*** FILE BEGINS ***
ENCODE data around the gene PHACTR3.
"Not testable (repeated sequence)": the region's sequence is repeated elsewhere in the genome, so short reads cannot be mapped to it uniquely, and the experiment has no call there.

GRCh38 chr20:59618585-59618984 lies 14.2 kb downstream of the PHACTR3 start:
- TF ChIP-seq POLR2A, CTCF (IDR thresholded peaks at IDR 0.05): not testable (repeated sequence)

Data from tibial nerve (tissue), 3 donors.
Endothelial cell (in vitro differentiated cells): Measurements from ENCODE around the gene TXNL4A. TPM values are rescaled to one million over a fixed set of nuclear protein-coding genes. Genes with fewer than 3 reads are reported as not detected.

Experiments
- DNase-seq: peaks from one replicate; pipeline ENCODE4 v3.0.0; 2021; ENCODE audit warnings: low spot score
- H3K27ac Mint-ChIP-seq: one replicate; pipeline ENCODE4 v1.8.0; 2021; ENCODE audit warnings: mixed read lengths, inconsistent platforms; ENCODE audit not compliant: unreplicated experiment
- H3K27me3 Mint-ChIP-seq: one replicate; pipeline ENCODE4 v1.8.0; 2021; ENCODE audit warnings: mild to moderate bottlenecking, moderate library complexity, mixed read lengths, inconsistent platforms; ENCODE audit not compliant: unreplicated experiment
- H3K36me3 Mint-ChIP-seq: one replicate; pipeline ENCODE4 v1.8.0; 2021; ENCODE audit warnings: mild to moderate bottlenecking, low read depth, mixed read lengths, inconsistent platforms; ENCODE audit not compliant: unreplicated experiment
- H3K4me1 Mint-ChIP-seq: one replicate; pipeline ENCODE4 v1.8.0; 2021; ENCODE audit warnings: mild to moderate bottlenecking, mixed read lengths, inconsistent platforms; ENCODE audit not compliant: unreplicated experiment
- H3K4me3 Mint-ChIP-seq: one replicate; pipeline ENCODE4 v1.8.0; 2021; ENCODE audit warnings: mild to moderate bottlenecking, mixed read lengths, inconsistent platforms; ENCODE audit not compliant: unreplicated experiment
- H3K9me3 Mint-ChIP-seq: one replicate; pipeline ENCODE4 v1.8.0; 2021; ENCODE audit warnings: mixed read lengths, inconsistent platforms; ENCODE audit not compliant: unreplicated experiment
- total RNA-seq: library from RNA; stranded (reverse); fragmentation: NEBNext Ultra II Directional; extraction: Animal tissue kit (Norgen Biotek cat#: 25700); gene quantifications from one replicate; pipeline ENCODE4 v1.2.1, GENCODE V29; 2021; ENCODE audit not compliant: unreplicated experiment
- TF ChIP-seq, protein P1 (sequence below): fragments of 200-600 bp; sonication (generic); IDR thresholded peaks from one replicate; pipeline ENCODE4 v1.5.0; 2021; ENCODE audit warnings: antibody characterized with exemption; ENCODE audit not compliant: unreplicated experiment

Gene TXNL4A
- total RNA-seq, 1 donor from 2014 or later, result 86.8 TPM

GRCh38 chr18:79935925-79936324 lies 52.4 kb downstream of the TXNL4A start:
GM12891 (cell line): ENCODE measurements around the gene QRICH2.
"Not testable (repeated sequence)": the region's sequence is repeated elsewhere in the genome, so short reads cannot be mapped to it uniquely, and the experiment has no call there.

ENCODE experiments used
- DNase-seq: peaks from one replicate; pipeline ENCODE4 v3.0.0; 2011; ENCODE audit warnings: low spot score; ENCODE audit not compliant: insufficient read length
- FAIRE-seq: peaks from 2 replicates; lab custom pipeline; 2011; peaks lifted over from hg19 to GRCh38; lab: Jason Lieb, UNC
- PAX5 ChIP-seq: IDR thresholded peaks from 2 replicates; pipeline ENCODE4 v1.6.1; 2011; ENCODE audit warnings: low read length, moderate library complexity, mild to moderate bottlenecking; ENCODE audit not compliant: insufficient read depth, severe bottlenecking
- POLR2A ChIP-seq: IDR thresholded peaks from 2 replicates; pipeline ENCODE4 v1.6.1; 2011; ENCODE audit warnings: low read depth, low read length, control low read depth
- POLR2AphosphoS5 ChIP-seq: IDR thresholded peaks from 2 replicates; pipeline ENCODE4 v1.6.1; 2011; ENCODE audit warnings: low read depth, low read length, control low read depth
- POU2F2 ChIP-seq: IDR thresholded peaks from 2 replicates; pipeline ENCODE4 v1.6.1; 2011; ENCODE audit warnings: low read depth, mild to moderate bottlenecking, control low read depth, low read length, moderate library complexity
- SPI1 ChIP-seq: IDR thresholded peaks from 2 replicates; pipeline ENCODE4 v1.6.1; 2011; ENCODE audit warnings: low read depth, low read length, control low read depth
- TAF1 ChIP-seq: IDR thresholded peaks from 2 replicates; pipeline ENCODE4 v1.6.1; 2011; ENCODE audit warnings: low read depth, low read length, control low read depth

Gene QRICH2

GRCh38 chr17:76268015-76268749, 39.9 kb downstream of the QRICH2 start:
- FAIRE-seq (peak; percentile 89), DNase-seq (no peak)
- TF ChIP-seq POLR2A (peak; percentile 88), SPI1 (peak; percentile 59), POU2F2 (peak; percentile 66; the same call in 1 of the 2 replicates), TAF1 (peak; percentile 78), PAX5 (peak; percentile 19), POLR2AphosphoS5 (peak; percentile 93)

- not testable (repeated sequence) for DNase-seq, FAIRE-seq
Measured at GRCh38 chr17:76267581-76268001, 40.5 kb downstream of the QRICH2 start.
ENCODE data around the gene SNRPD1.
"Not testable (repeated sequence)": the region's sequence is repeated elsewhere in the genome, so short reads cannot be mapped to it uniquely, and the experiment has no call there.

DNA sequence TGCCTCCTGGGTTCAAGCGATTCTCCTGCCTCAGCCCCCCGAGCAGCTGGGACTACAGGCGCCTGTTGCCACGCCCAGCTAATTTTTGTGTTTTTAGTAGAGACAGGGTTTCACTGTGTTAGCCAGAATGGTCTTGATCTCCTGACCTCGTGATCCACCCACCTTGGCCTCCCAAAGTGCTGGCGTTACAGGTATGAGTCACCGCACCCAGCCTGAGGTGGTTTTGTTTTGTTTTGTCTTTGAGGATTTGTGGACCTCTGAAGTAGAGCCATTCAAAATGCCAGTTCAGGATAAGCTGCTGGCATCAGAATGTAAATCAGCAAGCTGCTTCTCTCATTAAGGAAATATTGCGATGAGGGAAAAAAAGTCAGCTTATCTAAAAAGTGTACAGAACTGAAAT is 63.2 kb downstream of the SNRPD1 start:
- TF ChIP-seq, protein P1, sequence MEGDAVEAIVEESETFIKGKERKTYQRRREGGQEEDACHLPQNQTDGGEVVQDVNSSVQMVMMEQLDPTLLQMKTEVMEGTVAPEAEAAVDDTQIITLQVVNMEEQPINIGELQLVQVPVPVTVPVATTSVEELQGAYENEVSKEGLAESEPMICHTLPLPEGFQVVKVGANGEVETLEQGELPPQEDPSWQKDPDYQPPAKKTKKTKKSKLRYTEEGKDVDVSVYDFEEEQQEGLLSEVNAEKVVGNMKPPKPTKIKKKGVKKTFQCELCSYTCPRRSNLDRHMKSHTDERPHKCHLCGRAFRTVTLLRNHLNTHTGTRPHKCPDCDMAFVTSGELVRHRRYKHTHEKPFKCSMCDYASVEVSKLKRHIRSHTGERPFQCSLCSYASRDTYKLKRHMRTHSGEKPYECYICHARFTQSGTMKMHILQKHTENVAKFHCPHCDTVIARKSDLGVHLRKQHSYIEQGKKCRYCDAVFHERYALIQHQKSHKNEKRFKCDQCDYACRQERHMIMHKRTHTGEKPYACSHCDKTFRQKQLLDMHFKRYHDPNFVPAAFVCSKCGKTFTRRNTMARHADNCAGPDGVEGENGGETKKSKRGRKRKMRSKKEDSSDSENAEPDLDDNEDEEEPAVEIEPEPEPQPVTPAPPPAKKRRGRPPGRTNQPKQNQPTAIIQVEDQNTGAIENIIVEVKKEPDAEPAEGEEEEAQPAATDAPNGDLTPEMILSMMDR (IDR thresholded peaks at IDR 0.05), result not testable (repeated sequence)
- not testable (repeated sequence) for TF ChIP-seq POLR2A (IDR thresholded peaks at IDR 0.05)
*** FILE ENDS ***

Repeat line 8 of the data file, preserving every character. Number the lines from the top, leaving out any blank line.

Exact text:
- DNase-seq: peaks from one replicate; pipeline ENCODE4 v3.0.0; 2021; ENCODE audit warnings: low spot score